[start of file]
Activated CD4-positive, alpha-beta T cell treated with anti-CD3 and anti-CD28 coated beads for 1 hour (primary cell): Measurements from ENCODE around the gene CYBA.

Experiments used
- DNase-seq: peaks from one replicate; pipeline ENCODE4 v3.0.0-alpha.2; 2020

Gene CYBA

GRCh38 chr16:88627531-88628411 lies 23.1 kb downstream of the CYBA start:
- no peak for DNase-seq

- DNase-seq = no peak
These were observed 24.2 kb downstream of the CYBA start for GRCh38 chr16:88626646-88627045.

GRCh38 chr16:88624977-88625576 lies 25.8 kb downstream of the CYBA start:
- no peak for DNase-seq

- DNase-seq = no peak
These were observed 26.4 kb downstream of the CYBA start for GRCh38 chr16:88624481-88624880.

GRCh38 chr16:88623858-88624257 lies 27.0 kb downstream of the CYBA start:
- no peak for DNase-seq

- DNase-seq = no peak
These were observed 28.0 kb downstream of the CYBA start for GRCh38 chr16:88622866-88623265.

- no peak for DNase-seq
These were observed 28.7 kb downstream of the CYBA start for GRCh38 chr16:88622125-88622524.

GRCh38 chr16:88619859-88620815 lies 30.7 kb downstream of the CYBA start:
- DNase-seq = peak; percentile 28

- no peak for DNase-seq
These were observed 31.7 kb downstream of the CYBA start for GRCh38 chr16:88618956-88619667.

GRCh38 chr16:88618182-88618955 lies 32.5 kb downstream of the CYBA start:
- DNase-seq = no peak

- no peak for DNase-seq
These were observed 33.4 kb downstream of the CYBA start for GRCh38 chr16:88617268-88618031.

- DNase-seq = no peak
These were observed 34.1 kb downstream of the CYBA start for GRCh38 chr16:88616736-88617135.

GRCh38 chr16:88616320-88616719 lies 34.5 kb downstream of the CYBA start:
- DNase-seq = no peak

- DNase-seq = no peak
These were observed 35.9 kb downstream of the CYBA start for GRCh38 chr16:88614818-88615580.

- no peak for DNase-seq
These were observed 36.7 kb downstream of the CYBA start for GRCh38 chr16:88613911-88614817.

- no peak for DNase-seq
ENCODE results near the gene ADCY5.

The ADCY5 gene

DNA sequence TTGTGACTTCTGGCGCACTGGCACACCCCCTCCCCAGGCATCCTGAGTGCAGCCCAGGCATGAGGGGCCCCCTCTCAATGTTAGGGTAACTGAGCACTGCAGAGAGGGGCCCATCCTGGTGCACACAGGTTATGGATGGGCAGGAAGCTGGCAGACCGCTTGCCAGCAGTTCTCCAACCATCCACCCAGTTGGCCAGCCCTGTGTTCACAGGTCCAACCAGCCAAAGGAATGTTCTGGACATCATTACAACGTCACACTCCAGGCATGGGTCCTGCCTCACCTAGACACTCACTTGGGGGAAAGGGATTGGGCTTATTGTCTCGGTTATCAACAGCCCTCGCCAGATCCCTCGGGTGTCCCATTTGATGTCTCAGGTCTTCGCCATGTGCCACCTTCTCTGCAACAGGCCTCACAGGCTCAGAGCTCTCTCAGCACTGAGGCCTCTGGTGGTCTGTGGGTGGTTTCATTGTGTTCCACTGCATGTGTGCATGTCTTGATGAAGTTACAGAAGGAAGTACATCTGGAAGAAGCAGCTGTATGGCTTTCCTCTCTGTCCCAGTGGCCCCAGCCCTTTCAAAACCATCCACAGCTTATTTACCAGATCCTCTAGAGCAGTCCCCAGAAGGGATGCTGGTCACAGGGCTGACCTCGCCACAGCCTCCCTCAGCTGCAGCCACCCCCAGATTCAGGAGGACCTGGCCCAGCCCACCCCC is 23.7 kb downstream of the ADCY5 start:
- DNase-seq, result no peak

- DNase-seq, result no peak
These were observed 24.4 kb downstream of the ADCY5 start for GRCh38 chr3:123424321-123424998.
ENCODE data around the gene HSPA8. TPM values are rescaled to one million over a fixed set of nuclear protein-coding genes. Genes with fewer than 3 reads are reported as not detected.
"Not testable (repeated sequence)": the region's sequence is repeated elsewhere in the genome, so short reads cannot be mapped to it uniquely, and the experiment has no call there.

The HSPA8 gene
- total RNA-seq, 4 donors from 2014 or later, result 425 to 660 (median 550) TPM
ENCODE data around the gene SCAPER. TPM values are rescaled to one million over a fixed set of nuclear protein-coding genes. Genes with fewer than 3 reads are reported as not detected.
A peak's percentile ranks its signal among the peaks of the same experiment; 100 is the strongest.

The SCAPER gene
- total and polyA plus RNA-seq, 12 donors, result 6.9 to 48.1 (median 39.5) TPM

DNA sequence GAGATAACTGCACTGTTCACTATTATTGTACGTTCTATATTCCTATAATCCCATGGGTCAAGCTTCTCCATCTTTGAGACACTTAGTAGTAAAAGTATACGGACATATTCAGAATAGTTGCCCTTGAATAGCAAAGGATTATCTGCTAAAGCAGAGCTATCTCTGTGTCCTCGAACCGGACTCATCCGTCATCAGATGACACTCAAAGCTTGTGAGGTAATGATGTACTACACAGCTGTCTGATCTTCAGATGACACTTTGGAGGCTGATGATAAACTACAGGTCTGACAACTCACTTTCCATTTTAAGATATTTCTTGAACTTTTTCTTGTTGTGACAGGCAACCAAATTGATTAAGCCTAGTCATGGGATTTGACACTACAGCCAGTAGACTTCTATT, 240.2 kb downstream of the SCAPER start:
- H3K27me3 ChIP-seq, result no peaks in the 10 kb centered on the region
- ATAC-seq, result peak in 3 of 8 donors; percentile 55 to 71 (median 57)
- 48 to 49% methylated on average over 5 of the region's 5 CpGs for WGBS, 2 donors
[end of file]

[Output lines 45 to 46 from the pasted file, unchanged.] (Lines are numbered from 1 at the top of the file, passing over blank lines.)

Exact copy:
- total RNA-seq, 4 donors from 2014 or later, result 425 to 660 (median 550) TPM
ENCODE data around the gene SCAPER. TPM values are rescaled to one million over a fixed set of nuclear protein-coding genes. Genes with fewer than 3 reads are reported as not detected.